“[T]he fact that respondent filed his motion to reconsider over 17 months after the declaratory judgment does not alter our conclusion. The declaratory judgment was final, but not appealable, on the date it was entered – April 8, 2011. [Citation omitted.] The order did not become appealable until the court made its Rule 304(a) finding. [Best I, 228 Ill.2d at 113.] The fact that respondent filed a motion to reconsider in the interim, which prompted petitioner’s request for Rule 304(a) language, does not alter this conclusion. The 30-day period for filing a notice of appeal was triggered by the issuance of the trial court’s Rule 304(a) language, not by any earlier filings. To hold otherwise, as the dissent suggests, would have the effect of swallowing Rule 304(a) and ignoring Best I”.
The majority also distinguished Pritza v. Village of Lansing, 405 Ill.App.3d 634 (2010), a case the dissent relied upon, as not involving a marriage dissolution action, and as not addressing Best I. In Pritza, the First District held that finality attached to a declaratory judgment on the date of its entry even without a Rule 304(a) finding, and that a trial court’s declaratory judgment order “ ‘fixed absolutely the rights of plaintiff and defendants on plaintiff’s claim for declaratory judgment for uninsured motorist’s coverage.’ ” As a result, the court in Pritza held that a party was required to appeal from a trial court’s declaratory order within 30 days of the orders entry even if that order did not contain a Rule 304(a) finding. The majority in Heinrich reiterated that, in a dissolution context, a declaratory judgment order is final when entered; but while finality may attach to a declaratory judgment order on the date it is entered, that order is not appealable in a dissolution context absent Rule 304(a) language where, as here, the declaratory judgment did not dispose of the entire action because the dissolution claim remained pending.
The dissent countered that the majority’s holding “promotes uncertainty over certainty,” as the parties will “now be able to revisit a declaratory judgment 17 months, or 17 years, after that order was entered.” The dissent looked to section 2-701(a) of the Code, which allows a court in cases of actual controversy to “make binding to declarations of rights, having the force of final judgments *** .” The dissent emphasized that the declaratory judgment procedure was designed to settle and fix litigants’ rights before there has been an irrevocable change in their respective positions, and to “afford security and relief against uncertainty so as to avoid potential litigation.”
Here, the dissent asserted, the respondent’s motion to reconsider “asked the trial court to bring the parties back 17 months to step one and place them in the exact same position that they were in when respondent filed his motion for declaratory judgment in March 2011.” Instead of a declaratory judgment being final, therefore, the parties “were once again uncertain as to their respective rights and obligations under the premarital agreement.”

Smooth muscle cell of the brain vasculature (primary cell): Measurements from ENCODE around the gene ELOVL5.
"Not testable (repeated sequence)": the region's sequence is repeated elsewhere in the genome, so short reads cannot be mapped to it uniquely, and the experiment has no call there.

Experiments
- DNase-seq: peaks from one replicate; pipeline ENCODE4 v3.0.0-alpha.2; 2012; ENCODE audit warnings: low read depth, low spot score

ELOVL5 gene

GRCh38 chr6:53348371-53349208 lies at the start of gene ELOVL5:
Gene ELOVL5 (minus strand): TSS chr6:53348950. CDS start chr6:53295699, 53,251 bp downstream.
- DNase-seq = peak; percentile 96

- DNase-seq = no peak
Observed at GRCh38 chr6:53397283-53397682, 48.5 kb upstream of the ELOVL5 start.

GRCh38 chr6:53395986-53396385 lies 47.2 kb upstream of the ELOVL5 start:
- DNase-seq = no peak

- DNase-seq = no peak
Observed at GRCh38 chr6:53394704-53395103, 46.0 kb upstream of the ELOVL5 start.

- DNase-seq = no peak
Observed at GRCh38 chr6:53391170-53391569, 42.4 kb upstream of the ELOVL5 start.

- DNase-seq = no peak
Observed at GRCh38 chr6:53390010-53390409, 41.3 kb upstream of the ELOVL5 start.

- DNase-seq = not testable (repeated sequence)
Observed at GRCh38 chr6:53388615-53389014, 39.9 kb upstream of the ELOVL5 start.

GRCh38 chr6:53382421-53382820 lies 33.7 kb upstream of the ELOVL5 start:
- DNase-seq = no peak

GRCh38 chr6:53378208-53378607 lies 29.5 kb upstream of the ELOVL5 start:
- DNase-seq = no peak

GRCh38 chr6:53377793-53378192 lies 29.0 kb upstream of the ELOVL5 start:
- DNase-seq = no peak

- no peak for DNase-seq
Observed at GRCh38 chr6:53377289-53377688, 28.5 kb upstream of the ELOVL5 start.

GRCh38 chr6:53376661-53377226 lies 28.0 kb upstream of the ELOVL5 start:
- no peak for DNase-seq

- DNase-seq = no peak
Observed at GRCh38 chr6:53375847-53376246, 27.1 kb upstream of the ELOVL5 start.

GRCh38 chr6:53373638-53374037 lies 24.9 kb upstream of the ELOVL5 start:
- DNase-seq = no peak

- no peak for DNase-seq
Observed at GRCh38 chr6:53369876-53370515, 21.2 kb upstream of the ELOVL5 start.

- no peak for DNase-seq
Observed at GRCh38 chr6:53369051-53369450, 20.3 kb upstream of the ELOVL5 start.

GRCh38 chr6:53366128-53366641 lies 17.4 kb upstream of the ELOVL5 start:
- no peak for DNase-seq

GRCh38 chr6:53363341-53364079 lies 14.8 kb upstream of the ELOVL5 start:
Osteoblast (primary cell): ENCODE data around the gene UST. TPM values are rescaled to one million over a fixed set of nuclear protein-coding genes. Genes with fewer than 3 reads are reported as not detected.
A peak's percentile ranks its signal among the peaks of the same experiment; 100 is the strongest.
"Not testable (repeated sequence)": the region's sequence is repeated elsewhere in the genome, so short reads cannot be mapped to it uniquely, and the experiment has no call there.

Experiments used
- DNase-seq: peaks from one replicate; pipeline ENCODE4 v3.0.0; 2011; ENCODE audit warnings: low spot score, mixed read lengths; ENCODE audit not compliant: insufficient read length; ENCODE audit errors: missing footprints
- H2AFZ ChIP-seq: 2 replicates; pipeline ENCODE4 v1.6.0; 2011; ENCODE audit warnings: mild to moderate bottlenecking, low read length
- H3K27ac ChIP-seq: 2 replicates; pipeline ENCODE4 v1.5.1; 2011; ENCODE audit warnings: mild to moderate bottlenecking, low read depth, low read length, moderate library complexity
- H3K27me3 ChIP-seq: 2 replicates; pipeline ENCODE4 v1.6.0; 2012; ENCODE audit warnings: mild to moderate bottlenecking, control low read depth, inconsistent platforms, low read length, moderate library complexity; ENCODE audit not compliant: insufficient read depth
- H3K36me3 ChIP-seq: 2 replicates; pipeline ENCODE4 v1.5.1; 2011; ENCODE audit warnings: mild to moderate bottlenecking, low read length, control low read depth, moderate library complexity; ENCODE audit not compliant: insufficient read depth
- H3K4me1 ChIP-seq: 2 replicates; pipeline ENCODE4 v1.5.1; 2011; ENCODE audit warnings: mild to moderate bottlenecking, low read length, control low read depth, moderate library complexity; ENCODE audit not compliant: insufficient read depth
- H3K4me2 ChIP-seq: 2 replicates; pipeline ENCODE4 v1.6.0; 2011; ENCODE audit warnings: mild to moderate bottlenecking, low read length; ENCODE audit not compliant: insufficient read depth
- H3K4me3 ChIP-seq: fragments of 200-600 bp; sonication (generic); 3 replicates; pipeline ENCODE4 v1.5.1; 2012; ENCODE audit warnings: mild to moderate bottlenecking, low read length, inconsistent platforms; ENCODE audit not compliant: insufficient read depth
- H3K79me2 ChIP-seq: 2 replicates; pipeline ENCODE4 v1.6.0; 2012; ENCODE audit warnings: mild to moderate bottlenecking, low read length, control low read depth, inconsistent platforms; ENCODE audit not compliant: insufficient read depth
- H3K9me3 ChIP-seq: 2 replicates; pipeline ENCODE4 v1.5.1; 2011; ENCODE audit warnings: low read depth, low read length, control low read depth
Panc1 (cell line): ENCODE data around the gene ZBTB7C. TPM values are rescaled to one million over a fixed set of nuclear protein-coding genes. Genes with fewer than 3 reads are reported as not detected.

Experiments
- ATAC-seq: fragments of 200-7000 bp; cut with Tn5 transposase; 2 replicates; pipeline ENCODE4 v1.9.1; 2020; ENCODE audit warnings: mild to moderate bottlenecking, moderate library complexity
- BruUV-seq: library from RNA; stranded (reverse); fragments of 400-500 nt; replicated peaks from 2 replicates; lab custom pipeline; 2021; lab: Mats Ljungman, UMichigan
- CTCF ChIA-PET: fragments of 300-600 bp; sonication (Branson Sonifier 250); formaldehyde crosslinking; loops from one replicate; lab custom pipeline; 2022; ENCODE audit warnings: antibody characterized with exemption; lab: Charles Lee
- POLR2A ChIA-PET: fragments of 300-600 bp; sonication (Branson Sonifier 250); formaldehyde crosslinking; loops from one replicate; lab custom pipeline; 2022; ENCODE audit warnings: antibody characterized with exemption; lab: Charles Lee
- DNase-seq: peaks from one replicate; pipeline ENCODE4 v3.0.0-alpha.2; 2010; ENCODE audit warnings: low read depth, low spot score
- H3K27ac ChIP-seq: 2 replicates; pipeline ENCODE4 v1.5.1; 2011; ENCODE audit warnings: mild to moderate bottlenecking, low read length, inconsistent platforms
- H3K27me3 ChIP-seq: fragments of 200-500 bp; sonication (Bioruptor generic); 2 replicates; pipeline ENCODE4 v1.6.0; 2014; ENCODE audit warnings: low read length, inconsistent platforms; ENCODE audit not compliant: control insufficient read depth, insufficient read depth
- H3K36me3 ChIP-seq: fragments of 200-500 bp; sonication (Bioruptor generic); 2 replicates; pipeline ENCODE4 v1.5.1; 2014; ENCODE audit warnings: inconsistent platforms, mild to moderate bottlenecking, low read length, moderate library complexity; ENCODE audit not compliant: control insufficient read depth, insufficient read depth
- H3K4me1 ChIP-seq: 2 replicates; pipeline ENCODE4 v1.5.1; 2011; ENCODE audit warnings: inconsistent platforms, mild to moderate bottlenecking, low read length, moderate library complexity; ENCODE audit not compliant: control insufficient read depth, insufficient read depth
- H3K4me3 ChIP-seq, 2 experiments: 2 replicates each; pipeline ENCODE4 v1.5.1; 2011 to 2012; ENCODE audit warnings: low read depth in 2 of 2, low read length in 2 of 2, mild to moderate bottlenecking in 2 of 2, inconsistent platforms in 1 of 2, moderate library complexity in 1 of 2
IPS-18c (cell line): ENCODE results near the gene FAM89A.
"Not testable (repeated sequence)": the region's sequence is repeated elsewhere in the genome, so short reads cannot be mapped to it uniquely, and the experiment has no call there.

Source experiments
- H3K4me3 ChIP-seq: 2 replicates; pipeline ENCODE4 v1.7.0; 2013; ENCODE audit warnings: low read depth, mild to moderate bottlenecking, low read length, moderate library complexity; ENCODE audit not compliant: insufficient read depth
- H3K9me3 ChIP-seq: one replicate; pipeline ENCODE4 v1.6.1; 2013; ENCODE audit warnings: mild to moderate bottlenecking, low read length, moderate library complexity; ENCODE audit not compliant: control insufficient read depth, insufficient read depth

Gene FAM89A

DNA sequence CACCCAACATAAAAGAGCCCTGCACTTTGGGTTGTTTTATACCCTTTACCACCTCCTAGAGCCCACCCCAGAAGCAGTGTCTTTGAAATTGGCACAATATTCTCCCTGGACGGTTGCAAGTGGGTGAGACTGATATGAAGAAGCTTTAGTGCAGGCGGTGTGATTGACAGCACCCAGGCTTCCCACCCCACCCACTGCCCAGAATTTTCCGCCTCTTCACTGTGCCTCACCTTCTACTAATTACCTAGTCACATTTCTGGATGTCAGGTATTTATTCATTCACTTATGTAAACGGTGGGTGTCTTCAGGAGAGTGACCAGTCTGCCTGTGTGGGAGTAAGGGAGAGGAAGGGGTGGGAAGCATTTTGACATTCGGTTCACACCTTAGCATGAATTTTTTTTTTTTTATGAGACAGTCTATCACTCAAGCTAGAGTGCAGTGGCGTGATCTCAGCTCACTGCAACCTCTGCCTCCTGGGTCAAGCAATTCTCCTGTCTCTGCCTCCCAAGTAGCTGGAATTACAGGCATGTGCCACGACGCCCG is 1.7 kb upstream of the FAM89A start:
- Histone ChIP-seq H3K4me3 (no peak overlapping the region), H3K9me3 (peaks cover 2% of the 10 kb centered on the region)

The dissent distinguished Best I because that holding “did not speak to whether a party could request adding Rule 304(a) language to a declaratory judgment order 17 months after the trial court entered that order.” Therefore, the dissent could not read Best I “as broadly as the majority,” and did not believe that case to be controlling under the specific circumstances of the instant matter."
Rather, the dissent deemed the rationale and holding in Pritza more analogous to the instant matter. Recognizing that Pritza involved a declaratory judgment with respect to uninsured motorist’s coverage, as opposed to the instant matter involving a declaratory judgment in a dissolution proceeding, the dissent nevertheless deemed the holding in Pritza that a declaratory order is immediately appealable absent a Rule 304(a) finding “sound with respect to the finality of a declaratory judgment order.”
Appellate practitioners should take note of the split between Heinrich and Pritza as to whether a declaratory order entered pursuant to section 2-701(a) of the Code is immediately appealable without a Rule 304(a) finding. Until this conflict is settled, the prudent course would be to request a Rule 304(a) finding on the date the trial court issues a declaratory judgment order.
Recommended Citation: Robert G. Black, Is a Declaratory Judgment Order Immediately Appealable Without a Rule 304(a) Finding?, The Brief, (July 7, 2014), http://applawyers-thebrief.blogspot.com/2014/07/is-declaratory-judgment-order.html.